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VINE VOICEon 21 June 2012
I first entered `The Cemetery of Forgotten Books' in 2003 and `The Shadow of the Wind' instantly became one of my favourite novels of all time. 'Then came the darkness of `The Angel's Game' set in the 1920's which introduced the character of David Martin as well as providing a backstory for Sempere and Sons bookshop. `The Prisoner of Heaven' is the third instalment in what has been called a cycle rather than a series and can be read in any order (according to a note at the front of this volume). It begins shortly before Christmas in 1957 and through characters and narrative threads it links the first 2 novels with Fermin taking centre stage.

A stranger enters the bookshop while Daniel is alone and buys a rare edition of `The Count of Monte Cristo' which he inscribes and leaves with a confused Daniel to deliver. Who is this man and how does he know Fermin? Fermin reveals his long and complex history to Daniel, a history which includes David Martin. `The Count of Monte Cristo' plays a central role in this novel in the same way that `Great Expectations' was central to the events of `The Angel's Game'. I read `The Prisoner of Heaven' in one sitting and on finishing it I immediately turned back to `The Angel's Game' which I am reading differently now that I know more of David Martin's history.

This is not another `Shadow of the Wind' but it is an atmospheric and beautifully written novel full of mystery and intrigue and peopled by characters who have become old friends. It adds to the Gothic world that Zafon has created, a world where books are important and powerful and where every book deserves to be saved. His books also explore the very nature of writing, the struggles and obstacles that have to be overcome. Also, as a bookseller I particularly enjoy the descriptions of Sempere and Sons, the kind of bookshop that is unfortunately becoming harder to find. Zafon's love of language and books shines through in `The Cemetery of Forgotten Books' cycle and anyone who loves books should read them.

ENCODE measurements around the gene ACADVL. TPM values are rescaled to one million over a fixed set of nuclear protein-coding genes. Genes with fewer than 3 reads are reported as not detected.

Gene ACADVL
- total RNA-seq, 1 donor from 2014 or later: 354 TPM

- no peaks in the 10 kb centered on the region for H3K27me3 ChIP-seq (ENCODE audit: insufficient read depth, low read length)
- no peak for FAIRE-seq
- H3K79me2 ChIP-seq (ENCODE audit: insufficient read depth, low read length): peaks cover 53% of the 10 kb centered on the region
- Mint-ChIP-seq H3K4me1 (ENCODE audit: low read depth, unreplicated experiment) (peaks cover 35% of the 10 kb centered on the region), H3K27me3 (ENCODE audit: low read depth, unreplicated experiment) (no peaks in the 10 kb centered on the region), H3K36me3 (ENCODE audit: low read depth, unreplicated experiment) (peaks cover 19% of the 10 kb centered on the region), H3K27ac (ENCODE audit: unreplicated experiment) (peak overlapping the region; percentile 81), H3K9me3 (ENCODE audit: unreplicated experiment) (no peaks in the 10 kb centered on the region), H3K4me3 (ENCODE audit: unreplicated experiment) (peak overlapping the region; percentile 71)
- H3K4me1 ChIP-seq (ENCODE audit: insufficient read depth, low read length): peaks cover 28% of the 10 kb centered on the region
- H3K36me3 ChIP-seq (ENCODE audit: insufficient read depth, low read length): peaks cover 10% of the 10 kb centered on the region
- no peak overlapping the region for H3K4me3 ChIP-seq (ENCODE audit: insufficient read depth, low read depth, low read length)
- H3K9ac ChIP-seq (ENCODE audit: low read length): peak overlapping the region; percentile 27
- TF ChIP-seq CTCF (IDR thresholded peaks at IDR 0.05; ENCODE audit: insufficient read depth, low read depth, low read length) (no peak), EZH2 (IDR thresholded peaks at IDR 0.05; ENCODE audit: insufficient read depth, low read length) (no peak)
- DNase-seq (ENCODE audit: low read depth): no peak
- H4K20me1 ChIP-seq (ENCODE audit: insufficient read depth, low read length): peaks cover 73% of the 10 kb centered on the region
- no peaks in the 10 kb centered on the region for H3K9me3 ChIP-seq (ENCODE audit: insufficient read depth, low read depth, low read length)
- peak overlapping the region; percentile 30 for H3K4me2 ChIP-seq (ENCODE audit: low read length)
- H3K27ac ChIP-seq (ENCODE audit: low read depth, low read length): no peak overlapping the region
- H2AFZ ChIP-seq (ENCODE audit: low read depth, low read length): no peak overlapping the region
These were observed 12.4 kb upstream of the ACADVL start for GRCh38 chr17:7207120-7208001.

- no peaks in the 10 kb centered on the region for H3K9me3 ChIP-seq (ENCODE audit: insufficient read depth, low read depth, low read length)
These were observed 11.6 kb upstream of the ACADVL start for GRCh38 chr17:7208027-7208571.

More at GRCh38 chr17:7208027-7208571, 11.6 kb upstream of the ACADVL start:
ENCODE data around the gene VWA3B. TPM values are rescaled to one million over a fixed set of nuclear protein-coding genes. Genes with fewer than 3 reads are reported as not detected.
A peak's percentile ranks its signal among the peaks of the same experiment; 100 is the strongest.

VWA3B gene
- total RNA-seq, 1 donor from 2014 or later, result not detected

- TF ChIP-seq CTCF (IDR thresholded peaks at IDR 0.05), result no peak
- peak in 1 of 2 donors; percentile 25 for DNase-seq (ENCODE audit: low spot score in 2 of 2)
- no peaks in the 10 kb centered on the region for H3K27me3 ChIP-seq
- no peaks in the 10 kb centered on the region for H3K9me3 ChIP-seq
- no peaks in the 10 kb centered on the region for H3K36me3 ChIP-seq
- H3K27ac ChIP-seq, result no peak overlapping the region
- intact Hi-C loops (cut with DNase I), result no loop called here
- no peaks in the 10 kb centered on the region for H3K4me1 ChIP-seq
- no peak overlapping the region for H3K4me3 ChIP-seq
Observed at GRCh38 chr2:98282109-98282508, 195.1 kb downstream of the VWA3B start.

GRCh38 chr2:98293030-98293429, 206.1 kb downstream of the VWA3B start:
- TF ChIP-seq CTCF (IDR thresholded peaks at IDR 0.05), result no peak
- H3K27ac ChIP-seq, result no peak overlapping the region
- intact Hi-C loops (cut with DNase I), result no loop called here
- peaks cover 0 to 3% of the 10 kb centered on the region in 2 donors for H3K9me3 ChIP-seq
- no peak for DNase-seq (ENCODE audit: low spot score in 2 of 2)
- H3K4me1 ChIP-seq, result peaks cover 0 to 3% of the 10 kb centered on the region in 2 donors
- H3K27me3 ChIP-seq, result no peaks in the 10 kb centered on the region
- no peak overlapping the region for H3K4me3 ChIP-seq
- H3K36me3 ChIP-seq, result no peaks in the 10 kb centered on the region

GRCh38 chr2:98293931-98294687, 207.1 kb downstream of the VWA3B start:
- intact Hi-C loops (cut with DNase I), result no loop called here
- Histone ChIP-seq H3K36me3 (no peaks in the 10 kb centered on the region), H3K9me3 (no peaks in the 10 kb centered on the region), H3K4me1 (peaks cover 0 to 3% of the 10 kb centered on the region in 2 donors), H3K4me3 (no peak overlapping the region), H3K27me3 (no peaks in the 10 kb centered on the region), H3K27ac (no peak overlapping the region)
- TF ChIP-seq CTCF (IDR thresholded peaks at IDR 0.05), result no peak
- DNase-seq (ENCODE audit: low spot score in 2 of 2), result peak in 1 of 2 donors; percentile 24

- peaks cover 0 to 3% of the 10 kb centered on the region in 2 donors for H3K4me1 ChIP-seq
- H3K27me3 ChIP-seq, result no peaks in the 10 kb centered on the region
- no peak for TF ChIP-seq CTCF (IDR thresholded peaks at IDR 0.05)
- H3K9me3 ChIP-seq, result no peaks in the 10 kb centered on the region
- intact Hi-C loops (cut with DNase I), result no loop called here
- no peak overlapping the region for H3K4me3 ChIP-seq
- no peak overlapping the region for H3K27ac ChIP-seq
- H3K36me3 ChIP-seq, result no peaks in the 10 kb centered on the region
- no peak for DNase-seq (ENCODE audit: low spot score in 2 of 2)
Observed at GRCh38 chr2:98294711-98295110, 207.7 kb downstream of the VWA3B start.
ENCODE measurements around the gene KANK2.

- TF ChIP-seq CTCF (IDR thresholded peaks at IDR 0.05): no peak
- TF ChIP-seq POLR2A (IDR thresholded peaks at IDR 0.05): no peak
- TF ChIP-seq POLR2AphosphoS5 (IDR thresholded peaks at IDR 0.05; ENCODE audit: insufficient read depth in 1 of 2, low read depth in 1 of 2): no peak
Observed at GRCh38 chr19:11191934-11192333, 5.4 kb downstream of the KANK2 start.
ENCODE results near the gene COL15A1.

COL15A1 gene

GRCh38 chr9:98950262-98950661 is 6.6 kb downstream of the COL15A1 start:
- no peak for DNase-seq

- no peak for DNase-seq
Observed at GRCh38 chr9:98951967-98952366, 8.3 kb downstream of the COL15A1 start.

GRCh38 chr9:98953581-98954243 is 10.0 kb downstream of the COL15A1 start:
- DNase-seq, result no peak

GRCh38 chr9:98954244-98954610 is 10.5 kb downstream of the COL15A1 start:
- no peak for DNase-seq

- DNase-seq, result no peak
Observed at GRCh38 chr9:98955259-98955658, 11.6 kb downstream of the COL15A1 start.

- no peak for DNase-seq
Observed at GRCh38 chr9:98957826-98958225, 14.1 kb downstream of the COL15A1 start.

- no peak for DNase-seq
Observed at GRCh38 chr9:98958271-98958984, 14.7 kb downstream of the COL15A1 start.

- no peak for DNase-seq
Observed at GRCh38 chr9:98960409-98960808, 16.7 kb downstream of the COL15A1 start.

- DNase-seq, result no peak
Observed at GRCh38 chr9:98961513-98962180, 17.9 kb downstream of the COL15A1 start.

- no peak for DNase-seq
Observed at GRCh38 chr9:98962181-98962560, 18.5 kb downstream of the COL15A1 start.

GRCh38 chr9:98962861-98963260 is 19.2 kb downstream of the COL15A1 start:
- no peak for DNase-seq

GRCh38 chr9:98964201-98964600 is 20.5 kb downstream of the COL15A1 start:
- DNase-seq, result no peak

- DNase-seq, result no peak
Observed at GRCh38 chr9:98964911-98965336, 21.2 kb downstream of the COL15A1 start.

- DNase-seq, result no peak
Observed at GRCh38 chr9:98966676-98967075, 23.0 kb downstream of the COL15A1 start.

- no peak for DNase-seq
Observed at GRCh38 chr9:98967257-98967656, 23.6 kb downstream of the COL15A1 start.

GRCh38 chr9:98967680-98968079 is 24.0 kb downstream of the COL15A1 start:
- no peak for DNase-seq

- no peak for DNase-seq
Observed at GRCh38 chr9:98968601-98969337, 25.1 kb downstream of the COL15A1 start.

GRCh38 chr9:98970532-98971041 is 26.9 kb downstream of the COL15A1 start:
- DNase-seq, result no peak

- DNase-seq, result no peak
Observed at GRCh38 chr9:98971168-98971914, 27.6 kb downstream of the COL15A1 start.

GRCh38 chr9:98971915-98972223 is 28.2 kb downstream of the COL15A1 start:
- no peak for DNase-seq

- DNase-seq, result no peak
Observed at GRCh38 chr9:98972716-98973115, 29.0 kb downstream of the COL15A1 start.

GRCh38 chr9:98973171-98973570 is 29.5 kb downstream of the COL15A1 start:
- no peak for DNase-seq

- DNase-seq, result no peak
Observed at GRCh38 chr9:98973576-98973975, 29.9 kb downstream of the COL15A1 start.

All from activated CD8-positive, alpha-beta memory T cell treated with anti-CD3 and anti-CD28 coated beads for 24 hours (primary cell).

There is a cinematic quality to the writing and many people wonder why they haven't been made into films, quite simply it is because Zafon does not want this to happen, and basically saying that some books should stay as books , I have no argument with that.

As with any translated novel the choice of translator can make or break, Zafon has found his perfect match with Lucia Graves, I could quite easily believe that they had all been written in English.

Since posting this review I watched a 'Meet the Author' interview with Zafon on the BBC News Channel. He is currently working on the 4th instalment of the cycle and it is to be a Gothic, operatic finale, sounds good to me.

Fans of the Cemetery of Forgotten Books cycle may be interested to know that if you go to Zafon's website you can download music that he has composed and performs as a 'soundtrack' to 'Shadow of the Wind' and 'Angel's Game', some people can be too talented!
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on 4 July 2012
I have read all of Zafon's translated works and he is one of my favourite authors. I waited a long time in anticipation for `Prisoner' to be released and managed to bag a copy the day before my holiday. Surrounded by sand, sea, bucket and spade, I was disappointed to discover that, despite a summer publication date, the story was set at Christmas time; however, it didn't take long to overlook the fairy lights and nativity scenes and become gripped by the story. At times, the book was utterly un-put-down-able.

I'm still feeling confused by how absorbing the novel was since the plot lacks the complexity of `Shadow' and `Angel's Game' and feels considerably narrower, largely focusing on Daniel's friend and book shop colleague Fermin. There's less mystery too and the twists and turns aren't nearly as impressive as its predecessors'. And yet, I still found it hard to put the book down. Zafon is a master at pace and cliff-hangers and casts atmospheric webs that keep you trapped inside the novel long after you've finished reading. One senses he could write the story of the three little pigs and still make it gripping.